White House Aides Blur Legal Line with Media Messages

White House aides, including Kellyanne Conway and Jared Kushner, are blurring the legal lines barring them from using their positions to engage in partisan politics with their media presence. At least eight complaints have been filed against aides for potential violations of the Hatch Act, the 1939 law barring government officials from using their positions to engage in partisan politics. Conway's alleged violation occurred when she weighed in on the Alabama Senate race during a televisioninterview. Kushner used his White House title on a news release about President Trump's re-election bid. During the eight years of the Obama administration, only six complaints were filed.


F.B.I. Agent McCabe Fired Over Candor Questions

F.B.I. Agent Andrew McCabe, a frequent target of President Trump's ire and Twitter taunts, who stepped down from the F.B.I. in January after accusations surfaced that he failed to be forthcoming about conversations between the F.B.I. and a journalist, was fired just days before he was set to retire. In a yet to be released report, an F.B.I. internal investigation found that McCabe had shown a lack of candor under oath on multiple occasions, a fireable offense.


Ex-Cuomo Aide Found Guilty of Taking Bribes

Governor Cuomo's former aide Joseph Percoco was found guilty of taking bribes from two executives at companies seeking to do business with the State government. The prosecutors alleged that Percoco was bribed by the executives when they give his wife a no-show job and when he received cash bribes through shell companies.


President Xi Given Indefinite Rule

In a vote of 2,958 to 2, Chinese legislatures voted to amend the constitution to remove term limits for the president, thus giving President Xi the power to rule indefinitely. The amendment, along with other amendments that included adding a salute to Xi in the constitution, gave constitutional backing to the Communist Party.


Philippines Will Withdraw From International Criminal Court

Philippine President Rodrigo Duterte announced that his country would withdraw from the International Criminal Court ("ICC"), claiming that its withdrawal would trigger the "beginning of the end" for the ICC. The announcement comes weeks after the ICC opened an investigation into possible crimes against humanity as part of Duterte's deadly war on drugs.


Myanmar Disputes United Nations Accusations of Human Rights Violations

Myanmar disputed United Nations reports claiming that there was evidence of genocide and ethnic cleansing in Rakhine state. The Myanmar army is accused of murder and rape of Rohingya Muslims, as well as the burning of their villages. Government officials insist that threats from militant group Arakan Rohingya Salvation Army and the lack of jobs and food force the Rohingya from their homes and has denied any human rights violations.


Putin Suggests Jews Behind 2016 Election Hacks, Dems Demand Russian Extradition

Democratic leaders implored President Trump to do everything in his power to extradite 13 Russians charged with subverting the presidential election, after Russian President Putin suggested that Jews might have been behind the hack. Putin, in an interview with NBC, said about the 13 Russians, "Maybe they are not even Russians but Ukrainians, Tatars or Jews...Maybe the U.S. paid them for this."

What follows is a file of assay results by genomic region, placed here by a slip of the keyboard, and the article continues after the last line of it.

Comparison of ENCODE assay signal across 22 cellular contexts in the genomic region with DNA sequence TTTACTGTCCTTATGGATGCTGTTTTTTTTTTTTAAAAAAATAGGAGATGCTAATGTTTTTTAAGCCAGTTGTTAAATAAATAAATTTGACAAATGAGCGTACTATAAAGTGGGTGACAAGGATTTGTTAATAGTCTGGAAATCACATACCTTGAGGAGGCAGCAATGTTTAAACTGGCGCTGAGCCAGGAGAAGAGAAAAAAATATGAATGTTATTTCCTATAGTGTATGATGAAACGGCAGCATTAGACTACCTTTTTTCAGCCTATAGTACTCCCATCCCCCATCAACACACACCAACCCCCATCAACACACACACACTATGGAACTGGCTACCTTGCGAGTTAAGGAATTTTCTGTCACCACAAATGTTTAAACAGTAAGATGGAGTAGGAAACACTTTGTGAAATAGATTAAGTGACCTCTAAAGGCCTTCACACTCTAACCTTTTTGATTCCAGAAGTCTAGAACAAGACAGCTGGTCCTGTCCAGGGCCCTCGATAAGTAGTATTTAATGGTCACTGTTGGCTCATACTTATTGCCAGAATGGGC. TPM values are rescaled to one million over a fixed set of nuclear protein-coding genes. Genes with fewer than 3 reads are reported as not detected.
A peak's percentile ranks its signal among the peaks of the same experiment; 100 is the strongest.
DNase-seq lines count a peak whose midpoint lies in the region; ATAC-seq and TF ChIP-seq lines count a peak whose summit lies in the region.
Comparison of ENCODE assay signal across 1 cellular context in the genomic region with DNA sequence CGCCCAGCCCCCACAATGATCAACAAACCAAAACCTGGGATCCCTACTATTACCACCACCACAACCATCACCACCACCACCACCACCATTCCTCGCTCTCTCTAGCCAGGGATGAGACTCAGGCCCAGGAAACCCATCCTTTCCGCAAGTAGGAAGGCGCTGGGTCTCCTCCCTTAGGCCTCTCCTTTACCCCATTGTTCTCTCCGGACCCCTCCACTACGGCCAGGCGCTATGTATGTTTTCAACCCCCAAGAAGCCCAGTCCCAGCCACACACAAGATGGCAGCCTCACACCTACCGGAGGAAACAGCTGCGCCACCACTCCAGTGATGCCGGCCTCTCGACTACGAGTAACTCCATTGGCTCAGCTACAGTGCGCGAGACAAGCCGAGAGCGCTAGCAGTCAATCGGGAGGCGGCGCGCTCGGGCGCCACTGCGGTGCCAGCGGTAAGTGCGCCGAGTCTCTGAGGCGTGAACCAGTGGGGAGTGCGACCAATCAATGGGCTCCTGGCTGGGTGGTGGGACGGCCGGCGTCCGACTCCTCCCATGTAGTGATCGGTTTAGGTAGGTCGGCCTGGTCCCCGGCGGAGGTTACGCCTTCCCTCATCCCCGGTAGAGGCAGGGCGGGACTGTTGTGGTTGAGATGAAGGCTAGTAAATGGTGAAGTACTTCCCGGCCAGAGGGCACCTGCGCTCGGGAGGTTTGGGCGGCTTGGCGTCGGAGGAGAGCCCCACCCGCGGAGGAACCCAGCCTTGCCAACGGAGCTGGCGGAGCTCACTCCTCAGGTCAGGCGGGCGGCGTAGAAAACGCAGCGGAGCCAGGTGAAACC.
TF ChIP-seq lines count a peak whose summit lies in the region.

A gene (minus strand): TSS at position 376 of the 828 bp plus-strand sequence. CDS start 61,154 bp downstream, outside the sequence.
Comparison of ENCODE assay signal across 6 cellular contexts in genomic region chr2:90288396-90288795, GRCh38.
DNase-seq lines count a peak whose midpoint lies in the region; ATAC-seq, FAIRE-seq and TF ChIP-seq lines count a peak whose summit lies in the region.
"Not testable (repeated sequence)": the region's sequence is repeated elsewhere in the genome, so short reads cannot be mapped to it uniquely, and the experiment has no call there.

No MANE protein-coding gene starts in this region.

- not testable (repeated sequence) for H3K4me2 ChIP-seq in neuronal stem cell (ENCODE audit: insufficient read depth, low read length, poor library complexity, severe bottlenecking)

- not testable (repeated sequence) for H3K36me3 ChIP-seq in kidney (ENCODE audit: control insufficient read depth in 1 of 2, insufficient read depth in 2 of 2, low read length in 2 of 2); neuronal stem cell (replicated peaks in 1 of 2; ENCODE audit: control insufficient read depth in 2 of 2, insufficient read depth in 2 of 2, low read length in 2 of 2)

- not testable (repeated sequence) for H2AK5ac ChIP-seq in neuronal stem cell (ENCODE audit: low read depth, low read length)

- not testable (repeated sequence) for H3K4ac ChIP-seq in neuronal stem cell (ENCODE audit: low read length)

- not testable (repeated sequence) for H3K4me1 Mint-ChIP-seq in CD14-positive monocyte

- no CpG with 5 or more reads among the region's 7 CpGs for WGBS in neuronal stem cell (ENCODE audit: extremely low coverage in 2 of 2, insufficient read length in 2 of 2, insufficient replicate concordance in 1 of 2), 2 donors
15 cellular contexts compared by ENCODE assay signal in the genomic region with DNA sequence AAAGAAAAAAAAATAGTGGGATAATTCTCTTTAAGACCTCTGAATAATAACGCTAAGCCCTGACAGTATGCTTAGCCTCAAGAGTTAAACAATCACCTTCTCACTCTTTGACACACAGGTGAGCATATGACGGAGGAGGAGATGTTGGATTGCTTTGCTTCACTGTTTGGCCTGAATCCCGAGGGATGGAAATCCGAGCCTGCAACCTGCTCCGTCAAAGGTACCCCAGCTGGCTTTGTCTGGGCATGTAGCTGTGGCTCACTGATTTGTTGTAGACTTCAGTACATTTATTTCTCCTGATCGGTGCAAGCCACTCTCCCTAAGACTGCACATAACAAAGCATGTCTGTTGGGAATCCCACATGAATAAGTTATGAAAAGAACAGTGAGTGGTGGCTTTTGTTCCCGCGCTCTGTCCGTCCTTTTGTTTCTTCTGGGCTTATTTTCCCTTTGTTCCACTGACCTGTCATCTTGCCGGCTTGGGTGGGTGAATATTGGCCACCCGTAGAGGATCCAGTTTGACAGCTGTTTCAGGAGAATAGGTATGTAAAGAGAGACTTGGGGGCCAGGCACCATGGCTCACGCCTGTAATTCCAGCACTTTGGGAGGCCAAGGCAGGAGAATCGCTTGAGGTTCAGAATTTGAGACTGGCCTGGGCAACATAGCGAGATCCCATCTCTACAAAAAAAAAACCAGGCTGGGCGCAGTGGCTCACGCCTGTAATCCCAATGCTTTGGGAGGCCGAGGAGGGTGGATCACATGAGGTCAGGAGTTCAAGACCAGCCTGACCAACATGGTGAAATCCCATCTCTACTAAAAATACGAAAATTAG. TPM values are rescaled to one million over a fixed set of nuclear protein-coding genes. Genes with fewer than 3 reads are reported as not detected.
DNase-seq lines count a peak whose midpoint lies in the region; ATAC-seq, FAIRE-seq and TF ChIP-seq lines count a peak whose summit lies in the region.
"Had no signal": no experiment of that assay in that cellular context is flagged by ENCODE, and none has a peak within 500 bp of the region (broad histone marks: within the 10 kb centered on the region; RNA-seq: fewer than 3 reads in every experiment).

Human Rights Court - Burning Picture of King and Queen is Free Speech

The European Court of Human Rights held that burning the picture of the Spanish King and Queen is justifiable political criticism and overturned the convictions of two men sentenced to 15 months in prison for insulting the monarchy. The Court said the burning "had not been a personal attack on the king...but a denunciation of what the king represented."


Below, for your browsing convenience, the categories are divided into: Entertainment, Arts, Sports, and Media:


Visual Effects Firm Fights Hollywood Studios with New Copyright Theory

Rearden LLC ("Rearden"), the visual effects firms that claims ownership to a widely used facial motion-capture technology, is continuing its copyright fight against Hollywood. Rearden, which successfully sued two technology companies for stealing its product, is continuing its fight against Hollywood studios who used the stolen technology. In Rearden's original complaint against the studios, it alleged patent, trademark, and copyright claims. The district judge allowed the patent and trademark claims to move forward. Rearden's copyright claim, which alleged that it owned the copyright in a software program's output, and therefore anything derived from that software, was dismissed with prejudice, with the judge writing that the software's output is not plausible without any substantial contribution from the actors or directors. Rearden amended its complaint on the theory that the studios are vicariously and contributorily liable for infringement, because they were in a position to police the technology companies that stole the technology.


Stormy Daniels Sued By Trump After Lawyers Trade Barbs over "60 Minutes" Interview

President Trump's lawyers filed a lawsuit against porn star Stormy Daniels for allegedly violating a confidentiality agreement she signed after a supposed affair with the Trump. This is the first time that Trump has formally joined his legal team's fight against Daniels. Prior legal wrangling was conducted by Trump's lawyers on behalf of a shell company.